No. 4:15-CR-00553 JAR
MEMORANDUM AND ORDER
This matter is before the Court on Defendant's motion for compassionate release pursuant to 18 U.S.C. § 3582(c)(1)(A)(i) (Doc. No. 208), as supplemented by counsel (Doc. No. 211). The Government opposes Defendant's motion on the grounds that he has failed to establish that he exhausted his administrative remedies with the Bureau of Prisons ("BOP") and because he has failed to demonstrate that he no longer poses a danger to the community or otherwise merits release under the § 3553(a) sentencing factors. For the following reasons, Defendant's motion will be denied.
Following a jury trial, Defendant was found guilty on January 12, 2017, of nine counts of a nine-count Superseding Indictment charging Transportation of a Minor to Engage in a Commercial Sex Act, in violation of 18 U.S.C. §§ 1591(a)(1), 1591(b)(2) (Count 1); Transportation with Intent to Engage in Prostitution, in violation of 18 U.S.C. § 2421(a) (Counts 2, 4, 6, 7, 8, and 9); and Attempted Transportation of a Minor to Engage in a Commercial Sex Act, in violation of 18 U.S.C. §§ 1591(a)(1), 1591(b)(2) and 18 U.S.C. § 1594(a) (Counts 3 and 5). He was sentenced on April 19, 2017 to concurrent terms of imprisonment of 300 months on each of Counts 1, 3, and 5, and 120 months on Counts 2, 4, and 6 through 9, followed by lifetime supervised release. Defendant is currently confined at USP Terre Haute, with a projected release date of May 16, 2037. He is 58 years old.
On November 20, 2020, Defendant, through counsel, filed the instant motion for compassionate release, asserting that his age, race, and serious medical conditions, specifically heart disease, high blood pressure and obesity, put him at extreme risk of complications should he contract COVID-19 while incarcerated. Defendant notes that at the time of filing, USP Terre Haute was reporting three COVID-19 positive inmates, with 91 inmates listed as "recovered" and two inmate deaths. The adjacent FCI was reporting 66 positive inmates, with 136 inmates listed as "recovered" and one inmate death from COVID-19. At least 35 staff between the two facilities have been infected.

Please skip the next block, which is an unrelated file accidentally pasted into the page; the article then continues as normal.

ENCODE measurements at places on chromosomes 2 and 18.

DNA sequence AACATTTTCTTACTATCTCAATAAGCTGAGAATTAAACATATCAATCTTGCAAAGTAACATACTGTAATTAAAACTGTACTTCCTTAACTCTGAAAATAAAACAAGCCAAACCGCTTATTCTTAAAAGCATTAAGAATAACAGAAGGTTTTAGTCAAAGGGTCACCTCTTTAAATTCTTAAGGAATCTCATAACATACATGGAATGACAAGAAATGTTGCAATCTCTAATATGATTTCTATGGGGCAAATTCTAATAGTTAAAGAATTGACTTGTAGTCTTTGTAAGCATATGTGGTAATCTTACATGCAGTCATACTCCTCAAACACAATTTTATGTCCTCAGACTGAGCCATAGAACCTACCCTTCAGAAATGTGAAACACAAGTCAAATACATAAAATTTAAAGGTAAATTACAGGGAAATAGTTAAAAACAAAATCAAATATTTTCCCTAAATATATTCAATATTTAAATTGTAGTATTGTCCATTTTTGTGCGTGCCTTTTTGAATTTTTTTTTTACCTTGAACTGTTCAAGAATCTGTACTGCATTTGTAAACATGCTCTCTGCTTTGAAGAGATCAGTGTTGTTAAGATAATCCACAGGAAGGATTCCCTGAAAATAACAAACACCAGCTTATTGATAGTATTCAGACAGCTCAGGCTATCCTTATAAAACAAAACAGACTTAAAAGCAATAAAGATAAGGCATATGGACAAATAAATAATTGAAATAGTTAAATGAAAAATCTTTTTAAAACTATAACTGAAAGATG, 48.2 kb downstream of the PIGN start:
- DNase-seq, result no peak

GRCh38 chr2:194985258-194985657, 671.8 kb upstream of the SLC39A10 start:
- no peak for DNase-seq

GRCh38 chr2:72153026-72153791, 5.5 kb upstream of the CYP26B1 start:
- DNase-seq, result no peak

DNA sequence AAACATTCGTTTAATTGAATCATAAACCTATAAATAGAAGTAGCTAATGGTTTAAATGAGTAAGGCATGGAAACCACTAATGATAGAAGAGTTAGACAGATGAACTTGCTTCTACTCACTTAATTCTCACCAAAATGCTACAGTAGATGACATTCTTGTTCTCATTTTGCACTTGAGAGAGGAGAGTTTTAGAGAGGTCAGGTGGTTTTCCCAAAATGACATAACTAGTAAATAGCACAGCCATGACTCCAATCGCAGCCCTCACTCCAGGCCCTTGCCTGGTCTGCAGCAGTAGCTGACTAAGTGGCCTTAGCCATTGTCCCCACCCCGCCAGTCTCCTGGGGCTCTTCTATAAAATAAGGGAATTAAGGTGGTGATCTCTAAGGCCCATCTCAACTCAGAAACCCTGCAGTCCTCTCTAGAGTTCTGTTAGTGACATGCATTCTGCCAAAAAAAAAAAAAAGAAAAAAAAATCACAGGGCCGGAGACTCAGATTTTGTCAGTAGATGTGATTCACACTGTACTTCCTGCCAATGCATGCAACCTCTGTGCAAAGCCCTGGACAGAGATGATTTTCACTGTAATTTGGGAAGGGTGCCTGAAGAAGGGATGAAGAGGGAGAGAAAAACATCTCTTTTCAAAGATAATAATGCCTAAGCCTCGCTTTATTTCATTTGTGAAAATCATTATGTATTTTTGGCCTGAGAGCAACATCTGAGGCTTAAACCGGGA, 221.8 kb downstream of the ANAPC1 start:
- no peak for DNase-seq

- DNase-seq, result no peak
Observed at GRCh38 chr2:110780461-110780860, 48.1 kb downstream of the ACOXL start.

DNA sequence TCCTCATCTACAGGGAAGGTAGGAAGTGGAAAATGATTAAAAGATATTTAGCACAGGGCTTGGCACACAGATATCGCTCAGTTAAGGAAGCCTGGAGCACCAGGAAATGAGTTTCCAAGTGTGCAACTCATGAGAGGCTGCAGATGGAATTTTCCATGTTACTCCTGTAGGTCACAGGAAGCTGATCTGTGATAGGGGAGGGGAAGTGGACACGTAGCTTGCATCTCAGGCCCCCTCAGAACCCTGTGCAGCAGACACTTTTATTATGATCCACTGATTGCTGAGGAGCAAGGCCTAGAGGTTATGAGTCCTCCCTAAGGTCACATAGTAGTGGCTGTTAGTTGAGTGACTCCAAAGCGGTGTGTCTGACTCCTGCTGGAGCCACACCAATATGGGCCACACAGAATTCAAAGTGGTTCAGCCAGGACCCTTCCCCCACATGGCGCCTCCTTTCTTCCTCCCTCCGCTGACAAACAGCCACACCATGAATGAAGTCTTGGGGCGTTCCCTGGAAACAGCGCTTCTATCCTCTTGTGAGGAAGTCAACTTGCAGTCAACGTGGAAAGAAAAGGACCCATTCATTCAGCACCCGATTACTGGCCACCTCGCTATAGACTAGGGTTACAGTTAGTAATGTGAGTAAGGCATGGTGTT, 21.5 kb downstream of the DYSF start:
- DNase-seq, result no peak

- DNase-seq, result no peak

First Step Act
In 2018, Congress passed the First Step Act. Pub. L. No. 115-391, 132 Stat. 5194 (2018). Before the enactment of the First Step Act, only the Director of the Bureau of Prisons could move for compassionate release. Now, a defendant may bring his own motion if he has exhausted his administrative appeals or, after the warden of the defendant's facility receives the request for compassionate release, the warden does not respond within 30 days. Pub. L. No. 115-391, 132 Stat. 5194, § 603(b).